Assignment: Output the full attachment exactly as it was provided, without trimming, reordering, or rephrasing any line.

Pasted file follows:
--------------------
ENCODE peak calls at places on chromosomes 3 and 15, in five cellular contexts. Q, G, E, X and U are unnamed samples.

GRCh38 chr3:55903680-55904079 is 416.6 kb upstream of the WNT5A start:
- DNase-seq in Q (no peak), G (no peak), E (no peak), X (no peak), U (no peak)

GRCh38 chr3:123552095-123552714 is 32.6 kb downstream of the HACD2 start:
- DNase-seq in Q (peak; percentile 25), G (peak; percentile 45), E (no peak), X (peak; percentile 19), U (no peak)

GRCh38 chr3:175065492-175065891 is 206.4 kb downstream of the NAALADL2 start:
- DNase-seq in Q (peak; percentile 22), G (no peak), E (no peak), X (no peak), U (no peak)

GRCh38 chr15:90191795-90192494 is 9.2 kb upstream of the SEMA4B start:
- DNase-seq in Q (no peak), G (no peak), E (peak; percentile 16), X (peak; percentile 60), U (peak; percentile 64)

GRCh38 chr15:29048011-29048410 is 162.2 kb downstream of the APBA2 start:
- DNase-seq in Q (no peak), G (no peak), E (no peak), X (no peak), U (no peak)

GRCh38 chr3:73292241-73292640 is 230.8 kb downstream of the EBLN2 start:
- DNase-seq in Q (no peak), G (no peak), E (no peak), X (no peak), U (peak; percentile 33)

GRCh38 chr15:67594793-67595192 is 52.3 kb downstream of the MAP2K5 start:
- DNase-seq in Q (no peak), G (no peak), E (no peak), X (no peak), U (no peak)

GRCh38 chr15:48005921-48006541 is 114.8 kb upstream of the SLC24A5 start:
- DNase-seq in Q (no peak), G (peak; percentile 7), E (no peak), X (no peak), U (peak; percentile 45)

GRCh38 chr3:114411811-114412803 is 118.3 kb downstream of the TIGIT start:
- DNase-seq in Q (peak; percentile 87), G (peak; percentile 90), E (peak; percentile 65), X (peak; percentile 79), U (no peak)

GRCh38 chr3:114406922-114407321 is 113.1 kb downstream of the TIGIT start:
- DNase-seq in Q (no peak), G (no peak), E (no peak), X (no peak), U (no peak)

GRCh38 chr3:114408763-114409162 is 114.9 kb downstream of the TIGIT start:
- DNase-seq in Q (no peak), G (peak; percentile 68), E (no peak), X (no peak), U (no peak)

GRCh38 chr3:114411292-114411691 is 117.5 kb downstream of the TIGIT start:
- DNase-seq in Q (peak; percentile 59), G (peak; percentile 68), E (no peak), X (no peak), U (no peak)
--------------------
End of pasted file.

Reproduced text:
ENCODE peak calls at places on chromosomes 3 and 15, in five cellular contexts. Q, G, E, X and U are unnamed samples.

GRCh38 chr3:55903680-55904079 is 416.6 kb upstream of the WNT5A start:
- DNase-seq in Q (no peak), G (no peak), E (no peak), X (no peak), U (no peak)

GRCh38 chr3:123552095-123552714 is 32.6 kb downstream of the HACD2 start:
- DNase-seq in Q (peak; percentile 25), G (peak; percentile 45), E (no peak), X (peak; percentile 19), U (no peak)

GRCh38 chr3:175065492-175065891 is 206.4 kb downstream of the NAALADL2 start:
- DNase-seq in Q (peak; percentile 22), G (no peak), E (no peak), X (no peak), U (no peak)

GRCh38 chr15:90191795-90192494 is 9.2 kb upstream of the SEMA4B start:
- DNase-seq in Q (no peak), G (no peak), E (peak; percentile 16), X (peak; percentile 60), U (peak; percentile 64)

GRCh38 chr15:29048011-29048410 is 162.2 kb downstream of the APBA2 start:
- DNase-seq in Q (no peak), G (no peak), E (no peak), X (no peak), U (no peak)

GRCh38 chr3:73292241-73292640 is 230.8 kb downstream of the EBLN2 start:
- DNase-seq in Q (no peak), G (no peak), E (no peak), X (no peak), U (peak; percentile 33)

GRCh38 chr15:67594793-67595192 is 52.3 kb downstream of the MAP2K5 start:
- DNase-seq in Q (no peak), G (no peak), E (no peak), X (no peak), U (no peak)

GRCh38 chr15:48005921-48006541 is 114.8 kb upstream of the SLC24A5 start:
- DNase-seq in Q (no peak), G (peak; percentile 7), E (no peak), X (no peak), U (peak; percentile 45)

GRCh38 chr3:114411811-114412803 is 118.3 kb downstream of the TIGIT start:
- DNase-seq in Q (peak; percentile 87), G (peak; percentile 90), E (peak; percentile 65), X (peak; percentile 79), U (no peak)

GRCh38 chr3:114406922-114407321 is 113.1 kb downstream of the TIGIT start:
- DNase-seq in Q (no peak), G (no peak), E (no peak), X (no peak), U (no peak)

GRCh38 chr3:114408763-114409162 is 114.9 kb downstream of the TIGIT start:
- DNase-seq in Q (no peak), G (peak; percentile 68), E (no peak), X (no peak), U (no peak)

GRCh38 chr3:114411292-114411691 is 117.5 kb downstream of the TIGIT start:
- DNase-seq in Q (peak; percentile 59), G (peak; percentile 68), E (no peak), X (no peak), U (no peak)